They came they occupied – preliminary comments 2

2011/12/13

A few quick follow up comments about the Occupy event before moving onto other things. The teach-in led to a couple of interviews, an article on our event in the student newspaper (in which unfortunately we were not interviewed or quoted) and an invitation to help and participate in a separate panel event hosted by undergrad student societies in Political Science and Sociology.  Can’t remember a ‘how to use the library catalogue’ workshop  ever generating such enthusiasm! Anyway, apologies for the note-like post, but I haven’t time to produce something more polished.

1) I am  really liking the turn about of inviting guest professors into OUR house, with librarians establishing the curricular frame. There’s something both satisfying and kind of balancing about this – reminding faculty and ourselves that we have concerns and research issues which we want discussed as well, and that a little quid pro quo on the guest lecturing is reasonable.

2) If we are going to keep hosting controversial workshops/panels/teach-ins – we are going to need further training and thinking in regards to handling disputes in the classroom.

3) The fear of not occupying a podium turned out to be over-rated… our students were more than willing to speak when you give them something interesting to talk about.

4) Our institution, as a commuter campus with very limited student space may have unique demands/thirst for a public library type space or spaces.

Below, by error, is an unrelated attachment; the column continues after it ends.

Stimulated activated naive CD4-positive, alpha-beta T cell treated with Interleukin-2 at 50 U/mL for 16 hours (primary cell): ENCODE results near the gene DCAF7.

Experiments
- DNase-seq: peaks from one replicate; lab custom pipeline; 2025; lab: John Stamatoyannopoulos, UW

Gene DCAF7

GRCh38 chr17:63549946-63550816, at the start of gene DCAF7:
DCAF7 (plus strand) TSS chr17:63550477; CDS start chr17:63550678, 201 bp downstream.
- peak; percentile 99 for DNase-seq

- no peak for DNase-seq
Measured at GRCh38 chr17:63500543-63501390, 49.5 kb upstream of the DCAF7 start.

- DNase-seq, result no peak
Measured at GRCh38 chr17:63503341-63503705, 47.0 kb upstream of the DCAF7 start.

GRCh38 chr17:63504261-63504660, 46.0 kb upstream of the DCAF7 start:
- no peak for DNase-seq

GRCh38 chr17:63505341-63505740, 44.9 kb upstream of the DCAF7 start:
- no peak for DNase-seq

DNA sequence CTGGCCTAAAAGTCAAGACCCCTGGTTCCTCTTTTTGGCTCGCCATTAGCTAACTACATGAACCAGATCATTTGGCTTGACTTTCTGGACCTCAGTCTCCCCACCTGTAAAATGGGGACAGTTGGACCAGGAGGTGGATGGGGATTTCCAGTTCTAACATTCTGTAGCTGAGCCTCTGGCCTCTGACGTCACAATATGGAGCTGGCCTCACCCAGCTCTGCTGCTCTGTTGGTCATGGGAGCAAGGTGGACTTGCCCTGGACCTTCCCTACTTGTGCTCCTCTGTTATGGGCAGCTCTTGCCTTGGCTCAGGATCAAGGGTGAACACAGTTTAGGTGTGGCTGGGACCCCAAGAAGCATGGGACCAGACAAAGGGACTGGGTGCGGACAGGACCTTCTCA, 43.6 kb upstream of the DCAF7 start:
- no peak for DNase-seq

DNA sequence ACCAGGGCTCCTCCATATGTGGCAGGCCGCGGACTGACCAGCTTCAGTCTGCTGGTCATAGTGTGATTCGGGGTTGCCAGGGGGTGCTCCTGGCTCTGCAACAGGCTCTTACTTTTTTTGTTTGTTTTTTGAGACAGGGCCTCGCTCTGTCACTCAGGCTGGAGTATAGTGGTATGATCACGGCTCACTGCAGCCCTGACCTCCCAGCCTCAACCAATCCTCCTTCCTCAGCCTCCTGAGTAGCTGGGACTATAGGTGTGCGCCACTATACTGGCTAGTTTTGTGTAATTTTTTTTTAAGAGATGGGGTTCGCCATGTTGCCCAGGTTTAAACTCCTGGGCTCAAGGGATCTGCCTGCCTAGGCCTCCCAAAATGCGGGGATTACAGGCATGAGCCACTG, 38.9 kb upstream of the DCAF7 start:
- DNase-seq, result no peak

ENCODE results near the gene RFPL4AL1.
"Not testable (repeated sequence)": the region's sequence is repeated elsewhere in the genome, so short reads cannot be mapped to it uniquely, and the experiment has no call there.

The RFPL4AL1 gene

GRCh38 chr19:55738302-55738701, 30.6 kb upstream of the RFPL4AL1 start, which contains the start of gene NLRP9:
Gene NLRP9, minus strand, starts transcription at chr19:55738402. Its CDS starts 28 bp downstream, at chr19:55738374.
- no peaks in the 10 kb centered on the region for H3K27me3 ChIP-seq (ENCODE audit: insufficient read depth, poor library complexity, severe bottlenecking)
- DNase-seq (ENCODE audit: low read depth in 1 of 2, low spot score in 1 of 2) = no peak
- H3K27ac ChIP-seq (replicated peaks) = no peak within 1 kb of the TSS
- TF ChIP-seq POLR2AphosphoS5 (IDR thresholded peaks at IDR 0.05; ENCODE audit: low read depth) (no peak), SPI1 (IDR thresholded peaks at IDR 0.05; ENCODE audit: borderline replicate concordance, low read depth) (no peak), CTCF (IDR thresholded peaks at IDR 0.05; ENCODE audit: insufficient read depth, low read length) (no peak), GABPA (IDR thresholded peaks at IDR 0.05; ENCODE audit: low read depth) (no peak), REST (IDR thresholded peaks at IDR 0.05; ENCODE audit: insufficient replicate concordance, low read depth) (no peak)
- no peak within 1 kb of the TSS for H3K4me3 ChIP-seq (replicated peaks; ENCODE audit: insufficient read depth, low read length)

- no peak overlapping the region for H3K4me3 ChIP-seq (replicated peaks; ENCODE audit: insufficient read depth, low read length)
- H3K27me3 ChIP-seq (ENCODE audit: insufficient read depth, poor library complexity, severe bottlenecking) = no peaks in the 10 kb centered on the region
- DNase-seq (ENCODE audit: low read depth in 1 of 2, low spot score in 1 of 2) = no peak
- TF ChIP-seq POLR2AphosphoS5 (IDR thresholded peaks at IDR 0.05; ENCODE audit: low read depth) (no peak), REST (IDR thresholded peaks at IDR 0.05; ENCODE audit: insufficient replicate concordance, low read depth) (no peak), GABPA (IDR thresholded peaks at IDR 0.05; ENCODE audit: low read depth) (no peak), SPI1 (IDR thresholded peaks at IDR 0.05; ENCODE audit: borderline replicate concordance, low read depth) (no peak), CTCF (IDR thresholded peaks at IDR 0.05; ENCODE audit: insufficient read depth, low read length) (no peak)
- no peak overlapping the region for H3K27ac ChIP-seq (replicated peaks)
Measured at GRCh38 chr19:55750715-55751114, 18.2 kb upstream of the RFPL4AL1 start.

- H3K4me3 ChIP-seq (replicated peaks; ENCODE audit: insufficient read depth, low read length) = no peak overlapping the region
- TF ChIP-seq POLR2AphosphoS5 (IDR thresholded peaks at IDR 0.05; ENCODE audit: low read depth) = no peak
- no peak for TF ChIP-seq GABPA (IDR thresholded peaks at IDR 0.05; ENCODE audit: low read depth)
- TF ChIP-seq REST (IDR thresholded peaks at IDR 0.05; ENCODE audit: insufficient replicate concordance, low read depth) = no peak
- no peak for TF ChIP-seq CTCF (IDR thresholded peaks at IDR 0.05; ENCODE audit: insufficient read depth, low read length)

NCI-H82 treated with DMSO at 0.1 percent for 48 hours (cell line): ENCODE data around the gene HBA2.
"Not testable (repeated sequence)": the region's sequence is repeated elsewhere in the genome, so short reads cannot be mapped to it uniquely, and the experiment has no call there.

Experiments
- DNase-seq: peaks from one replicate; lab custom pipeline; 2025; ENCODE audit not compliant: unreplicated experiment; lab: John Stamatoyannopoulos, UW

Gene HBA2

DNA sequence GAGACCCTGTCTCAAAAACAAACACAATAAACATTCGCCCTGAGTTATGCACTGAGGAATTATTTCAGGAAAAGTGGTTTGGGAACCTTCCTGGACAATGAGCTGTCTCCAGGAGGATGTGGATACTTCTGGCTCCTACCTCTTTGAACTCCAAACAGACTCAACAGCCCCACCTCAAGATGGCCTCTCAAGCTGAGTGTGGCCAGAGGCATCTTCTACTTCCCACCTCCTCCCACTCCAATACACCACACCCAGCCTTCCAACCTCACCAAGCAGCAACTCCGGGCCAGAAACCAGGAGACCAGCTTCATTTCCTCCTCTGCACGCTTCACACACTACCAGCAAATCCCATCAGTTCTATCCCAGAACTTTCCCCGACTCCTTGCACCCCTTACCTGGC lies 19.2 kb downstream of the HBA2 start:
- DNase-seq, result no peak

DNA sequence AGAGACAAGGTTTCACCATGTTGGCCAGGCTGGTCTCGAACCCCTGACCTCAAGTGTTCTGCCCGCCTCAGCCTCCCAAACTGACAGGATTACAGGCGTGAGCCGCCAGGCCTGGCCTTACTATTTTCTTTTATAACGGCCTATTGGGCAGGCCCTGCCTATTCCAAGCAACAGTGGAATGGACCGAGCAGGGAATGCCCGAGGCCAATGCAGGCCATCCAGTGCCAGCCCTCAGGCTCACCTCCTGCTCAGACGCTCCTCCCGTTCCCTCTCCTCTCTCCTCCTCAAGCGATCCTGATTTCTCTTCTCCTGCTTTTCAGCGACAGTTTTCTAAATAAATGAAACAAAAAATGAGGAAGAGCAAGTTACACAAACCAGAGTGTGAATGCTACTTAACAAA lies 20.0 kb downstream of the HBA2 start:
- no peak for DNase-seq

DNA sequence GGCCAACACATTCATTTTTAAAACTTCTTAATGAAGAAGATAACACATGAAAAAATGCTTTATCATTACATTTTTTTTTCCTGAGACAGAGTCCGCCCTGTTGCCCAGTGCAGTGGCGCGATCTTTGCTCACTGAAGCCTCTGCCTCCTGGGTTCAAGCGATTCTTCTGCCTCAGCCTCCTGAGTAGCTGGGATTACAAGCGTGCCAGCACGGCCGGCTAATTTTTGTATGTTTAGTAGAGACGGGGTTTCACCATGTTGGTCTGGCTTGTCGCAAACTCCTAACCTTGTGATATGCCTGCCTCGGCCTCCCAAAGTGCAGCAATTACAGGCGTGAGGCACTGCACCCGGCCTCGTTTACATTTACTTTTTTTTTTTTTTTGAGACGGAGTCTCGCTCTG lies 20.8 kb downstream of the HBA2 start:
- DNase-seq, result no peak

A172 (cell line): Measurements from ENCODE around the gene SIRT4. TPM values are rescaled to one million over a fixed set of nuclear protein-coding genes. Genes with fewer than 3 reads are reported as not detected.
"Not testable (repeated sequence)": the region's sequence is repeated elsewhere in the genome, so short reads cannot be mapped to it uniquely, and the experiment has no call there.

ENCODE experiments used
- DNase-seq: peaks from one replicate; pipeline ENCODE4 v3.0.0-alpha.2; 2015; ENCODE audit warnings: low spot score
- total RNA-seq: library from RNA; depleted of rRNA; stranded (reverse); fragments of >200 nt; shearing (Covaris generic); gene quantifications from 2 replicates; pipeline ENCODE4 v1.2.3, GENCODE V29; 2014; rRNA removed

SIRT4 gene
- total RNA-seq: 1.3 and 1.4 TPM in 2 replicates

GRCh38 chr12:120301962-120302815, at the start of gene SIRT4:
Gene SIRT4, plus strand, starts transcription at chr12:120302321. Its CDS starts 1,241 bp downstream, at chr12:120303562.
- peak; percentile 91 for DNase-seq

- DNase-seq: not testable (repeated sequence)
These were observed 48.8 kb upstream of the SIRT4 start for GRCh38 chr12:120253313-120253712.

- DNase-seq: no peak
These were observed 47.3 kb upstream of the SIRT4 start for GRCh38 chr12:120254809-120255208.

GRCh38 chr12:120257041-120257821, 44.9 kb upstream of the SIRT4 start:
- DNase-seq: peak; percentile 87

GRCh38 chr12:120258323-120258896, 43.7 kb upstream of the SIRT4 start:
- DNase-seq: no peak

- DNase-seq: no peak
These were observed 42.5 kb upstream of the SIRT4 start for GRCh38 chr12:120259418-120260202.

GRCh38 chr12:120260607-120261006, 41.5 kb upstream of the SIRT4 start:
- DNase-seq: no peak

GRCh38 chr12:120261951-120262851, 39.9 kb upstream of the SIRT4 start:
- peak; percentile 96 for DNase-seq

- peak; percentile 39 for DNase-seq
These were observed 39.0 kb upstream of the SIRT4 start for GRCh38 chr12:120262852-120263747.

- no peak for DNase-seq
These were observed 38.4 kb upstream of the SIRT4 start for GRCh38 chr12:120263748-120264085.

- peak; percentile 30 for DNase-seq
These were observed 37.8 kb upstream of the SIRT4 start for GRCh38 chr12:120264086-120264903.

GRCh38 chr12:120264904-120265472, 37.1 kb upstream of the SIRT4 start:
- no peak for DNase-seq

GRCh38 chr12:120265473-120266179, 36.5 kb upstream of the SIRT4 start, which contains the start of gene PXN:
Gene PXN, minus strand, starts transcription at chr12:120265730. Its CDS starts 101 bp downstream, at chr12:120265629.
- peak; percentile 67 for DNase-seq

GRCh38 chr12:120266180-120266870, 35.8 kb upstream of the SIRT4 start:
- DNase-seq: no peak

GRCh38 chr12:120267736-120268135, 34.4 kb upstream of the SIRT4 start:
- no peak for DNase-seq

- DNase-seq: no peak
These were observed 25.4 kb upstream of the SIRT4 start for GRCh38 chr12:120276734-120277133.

5) The Occupy research guide deserves a whole separate post, but suffice it to say for now that it has been updated regularly, and we’ve had at least 2 people suggest new links for it.  The page visits have been really high (for a subject guide), and a few people have linked to us, shared and ‘liked’ the guide on Facebook and Twitter etc.

6) One of the unintended consequences of hosting this event and building this guide is that it forced us to learn about a lot more about #occupy, radicalized us, and helped us to listen to others who were both for and against the movement. Is this perhaps one of the many benefits of focusing on issues and events in library instruction rather than tools and skills? These activities broaden one’s own political horizons and deepens one’s own personal civic engagement.

7)Quite independently of us, our institution decided to donate 150 already deaccessioned books to the Toronto People’s Library.  And that was really cool.

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